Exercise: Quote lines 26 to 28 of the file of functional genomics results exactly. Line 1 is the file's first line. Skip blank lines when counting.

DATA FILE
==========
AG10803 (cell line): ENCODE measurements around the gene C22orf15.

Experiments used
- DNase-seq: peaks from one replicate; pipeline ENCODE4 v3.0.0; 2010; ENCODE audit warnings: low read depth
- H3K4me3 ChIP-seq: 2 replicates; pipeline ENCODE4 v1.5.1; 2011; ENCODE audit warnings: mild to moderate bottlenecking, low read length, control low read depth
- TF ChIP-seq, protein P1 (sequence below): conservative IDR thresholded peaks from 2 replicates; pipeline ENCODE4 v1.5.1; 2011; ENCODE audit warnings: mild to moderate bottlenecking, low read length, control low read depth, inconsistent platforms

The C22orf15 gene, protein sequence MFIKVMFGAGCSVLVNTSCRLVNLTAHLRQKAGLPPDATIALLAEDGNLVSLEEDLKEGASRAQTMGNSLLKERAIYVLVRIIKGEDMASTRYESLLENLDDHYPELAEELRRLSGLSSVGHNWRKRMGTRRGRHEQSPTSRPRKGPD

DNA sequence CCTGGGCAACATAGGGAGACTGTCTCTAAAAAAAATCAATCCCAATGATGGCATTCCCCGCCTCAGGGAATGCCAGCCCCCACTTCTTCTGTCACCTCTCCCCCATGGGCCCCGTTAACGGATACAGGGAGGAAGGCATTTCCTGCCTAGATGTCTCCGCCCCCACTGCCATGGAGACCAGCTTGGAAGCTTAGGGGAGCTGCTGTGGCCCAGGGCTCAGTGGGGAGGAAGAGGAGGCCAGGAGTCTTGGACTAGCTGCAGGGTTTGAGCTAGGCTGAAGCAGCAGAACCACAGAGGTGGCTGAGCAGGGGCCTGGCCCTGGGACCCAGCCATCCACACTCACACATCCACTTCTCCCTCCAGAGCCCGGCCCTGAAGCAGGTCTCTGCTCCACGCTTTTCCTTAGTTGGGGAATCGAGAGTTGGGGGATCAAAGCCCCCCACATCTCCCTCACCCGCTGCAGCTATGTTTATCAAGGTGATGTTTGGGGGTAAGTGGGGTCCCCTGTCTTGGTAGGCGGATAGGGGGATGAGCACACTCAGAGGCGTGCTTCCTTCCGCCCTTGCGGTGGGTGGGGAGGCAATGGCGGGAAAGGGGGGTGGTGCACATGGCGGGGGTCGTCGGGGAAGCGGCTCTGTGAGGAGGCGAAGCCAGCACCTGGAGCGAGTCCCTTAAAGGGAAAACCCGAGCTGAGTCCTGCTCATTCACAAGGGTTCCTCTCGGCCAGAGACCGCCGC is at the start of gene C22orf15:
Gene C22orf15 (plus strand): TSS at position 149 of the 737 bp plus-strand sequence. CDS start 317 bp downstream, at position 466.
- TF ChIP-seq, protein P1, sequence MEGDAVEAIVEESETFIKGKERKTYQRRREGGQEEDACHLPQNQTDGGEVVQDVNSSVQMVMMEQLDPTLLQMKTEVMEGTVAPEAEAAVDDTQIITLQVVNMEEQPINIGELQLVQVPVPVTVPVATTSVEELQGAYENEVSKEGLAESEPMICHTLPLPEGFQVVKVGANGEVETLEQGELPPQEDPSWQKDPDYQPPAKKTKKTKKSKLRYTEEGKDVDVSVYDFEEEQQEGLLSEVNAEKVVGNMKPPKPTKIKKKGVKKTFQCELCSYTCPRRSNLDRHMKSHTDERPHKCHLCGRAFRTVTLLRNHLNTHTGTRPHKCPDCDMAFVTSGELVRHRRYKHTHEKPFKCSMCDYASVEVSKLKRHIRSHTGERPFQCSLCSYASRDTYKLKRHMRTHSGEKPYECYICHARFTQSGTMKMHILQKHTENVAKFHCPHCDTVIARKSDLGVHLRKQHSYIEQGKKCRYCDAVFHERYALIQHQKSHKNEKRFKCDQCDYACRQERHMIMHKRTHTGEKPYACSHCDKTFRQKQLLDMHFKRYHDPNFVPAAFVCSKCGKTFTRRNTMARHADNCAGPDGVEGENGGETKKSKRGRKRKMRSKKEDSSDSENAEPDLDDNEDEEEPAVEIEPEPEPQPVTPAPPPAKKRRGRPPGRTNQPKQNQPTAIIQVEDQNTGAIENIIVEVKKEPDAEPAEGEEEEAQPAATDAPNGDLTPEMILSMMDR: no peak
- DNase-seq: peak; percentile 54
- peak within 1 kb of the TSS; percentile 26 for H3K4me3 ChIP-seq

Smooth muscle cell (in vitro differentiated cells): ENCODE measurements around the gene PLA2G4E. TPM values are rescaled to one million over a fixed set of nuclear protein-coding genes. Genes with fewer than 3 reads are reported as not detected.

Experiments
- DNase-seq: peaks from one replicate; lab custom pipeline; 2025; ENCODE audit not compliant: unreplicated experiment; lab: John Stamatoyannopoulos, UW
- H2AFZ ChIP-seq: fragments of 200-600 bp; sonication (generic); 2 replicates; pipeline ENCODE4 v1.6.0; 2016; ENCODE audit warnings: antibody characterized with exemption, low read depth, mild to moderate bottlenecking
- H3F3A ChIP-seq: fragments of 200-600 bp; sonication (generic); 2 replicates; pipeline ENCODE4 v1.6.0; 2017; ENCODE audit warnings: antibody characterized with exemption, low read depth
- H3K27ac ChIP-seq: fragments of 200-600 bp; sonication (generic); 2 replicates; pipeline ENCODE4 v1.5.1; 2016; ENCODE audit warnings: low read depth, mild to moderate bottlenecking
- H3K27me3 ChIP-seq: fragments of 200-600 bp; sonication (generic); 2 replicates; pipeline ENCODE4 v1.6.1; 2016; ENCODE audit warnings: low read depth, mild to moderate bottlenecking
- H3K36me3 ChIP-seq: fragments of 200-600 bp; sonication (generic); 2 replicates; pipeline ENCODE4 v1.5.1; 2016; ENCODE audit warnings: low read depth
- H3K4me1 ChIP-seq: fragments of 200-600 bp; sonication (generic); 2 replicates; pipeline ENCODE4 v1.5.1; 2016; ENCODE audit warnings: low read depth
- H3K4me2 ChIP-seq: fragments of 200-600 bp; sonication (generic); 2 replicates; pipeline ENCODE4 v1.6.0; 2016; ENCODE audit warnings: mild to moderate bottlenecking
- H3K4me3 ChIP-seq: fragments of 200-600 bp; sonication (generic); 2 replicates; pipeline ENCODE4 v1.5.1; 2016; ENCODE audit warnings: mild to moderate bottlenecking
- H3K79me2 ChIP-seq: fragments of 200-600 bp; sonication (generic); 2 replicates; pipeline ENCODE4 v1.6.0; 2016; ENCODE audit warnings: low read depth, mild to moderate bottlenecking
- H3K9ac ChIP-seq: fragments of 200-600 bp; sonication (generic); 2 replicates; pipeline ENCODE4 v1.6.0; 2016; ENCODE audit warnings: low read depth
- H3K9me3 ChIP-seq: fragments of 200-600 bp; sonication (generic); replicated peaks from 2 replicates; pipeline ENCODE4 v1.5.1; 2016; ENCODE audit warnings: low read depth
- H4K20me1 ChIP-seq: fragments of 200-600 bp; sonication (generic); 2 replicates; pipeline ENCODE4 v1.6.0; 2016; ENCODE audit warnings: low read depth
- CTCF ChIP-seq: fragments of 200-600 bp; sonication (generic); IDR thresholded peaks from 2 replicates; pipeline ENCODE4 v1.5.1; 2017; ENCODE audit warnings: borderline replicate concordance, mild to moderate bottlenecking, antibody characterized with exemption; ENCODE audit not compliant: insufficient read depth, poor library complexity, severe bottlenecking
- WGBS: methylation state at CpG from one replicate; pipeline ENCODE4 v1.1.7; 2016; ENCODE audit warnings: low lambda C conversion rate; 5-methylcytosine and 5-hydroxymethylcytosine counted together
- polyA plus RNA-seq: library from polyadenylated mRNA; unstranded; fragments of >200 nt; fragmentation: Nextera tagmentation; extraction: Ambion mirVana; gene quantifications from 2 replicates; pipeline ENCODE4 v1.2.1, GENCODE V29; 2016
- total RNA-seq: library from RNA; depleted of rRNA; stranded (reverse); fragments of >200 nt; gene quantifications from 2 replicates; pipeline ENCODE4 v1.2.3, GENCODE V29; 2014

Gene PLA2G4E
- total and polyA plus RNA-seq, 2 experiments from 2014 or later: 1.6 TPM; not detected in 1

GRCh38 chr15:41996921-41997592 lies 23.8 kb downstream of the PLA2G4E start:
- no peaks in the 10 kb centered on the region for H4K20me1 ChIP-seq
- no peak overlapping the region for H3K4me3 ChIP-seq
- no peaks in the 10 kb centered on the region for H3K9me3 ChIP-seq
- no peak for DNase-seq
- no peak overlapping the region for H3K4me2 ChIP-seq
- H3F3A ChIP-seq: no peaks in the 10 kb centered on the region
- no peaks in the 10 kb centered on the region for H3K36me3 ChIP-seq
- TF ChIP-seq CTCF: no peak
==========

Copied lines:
- H4K20me1 ChIP-seq: fragments of 200-600 bp; sonication (generic); 2 replicates; pipeline ENCODE4 v1.6.0; 2016; ENCODE audit warnings: low read depth
- CTCF ChIP-seq: fragments of 200-600 bp; sonication (generic); IDR thresholded peaks from 2 replicates; pipeline ENCODE4 v1.5.1; 2017; ENCODE audit warnings: borderline replicate concordance, mild to moderate bottlenecking, antibody characterized with exemption; ENCODE audit not compliant: insufficient read depth, poor library complexity, severe bottlenecking
- WGBS: methylation state at CpG from one replicate; pipeline ENCODE4 v1.1.7; 2016; ENCODE audit warnings: low lambda C conversion rate; 5-methylcytosine and 5-hydroxymethylcytosine counted together